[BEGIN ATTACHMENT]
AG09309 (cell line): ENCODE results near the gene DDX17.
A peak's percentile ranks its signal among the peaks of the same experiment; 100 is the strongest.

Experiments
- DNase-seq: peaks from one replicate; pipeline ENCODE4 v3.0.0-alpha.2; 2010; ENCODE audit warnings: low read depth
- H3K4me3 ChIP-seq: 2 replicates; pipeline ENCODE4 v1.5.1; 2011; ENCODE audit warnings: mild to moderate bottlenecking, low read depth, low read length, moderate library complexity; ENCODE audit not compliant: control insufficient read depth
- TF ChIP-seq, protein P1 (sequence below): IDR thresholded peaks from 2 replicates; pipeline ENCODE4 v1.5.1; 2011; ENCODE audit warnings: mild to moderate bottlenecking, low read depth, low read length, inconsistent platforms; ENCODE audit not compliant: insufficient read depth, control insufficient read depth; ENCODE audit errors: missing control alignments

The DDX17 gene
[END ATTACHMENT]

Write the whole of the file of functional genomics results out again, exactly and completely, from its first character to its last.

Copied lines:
AG09309 (cell line): ENCODE results near the gene DDX17.
A peak's percentile ranks its signal among the peaks of the same experiment; 100 is the strongest.

Experiments
- DNase-seq: peaks from one replicate; pipeline ENCODE4 v3.0.0-alpha.2; 2010; ENCODE audit warnings: low read depth
- H3K4me3 ChIP-seq: 2 replicates; pipeline ENCODE4 v1.5.1; 2011; ENCODE audit warnings: mild to moderate bottlenecking, low read depth, low read length, moderate library complexity; ENCODE audit not compliant: control insufficient read depth
- TF ChIP-seq, protein P1 (sequence below): IDR thresholded peaks from 2 replicates; pipeline ENCODE4 v1.5.1; 2011; ENCODE audit warnings: mild to moderate bottlenecking, low read depth, low read length, inconsistent platforms; ENCODE audit not compliant: insufficient read depth, control insufficient read depth; ENCODE audit errors: missing control alignments

The DDX17 gene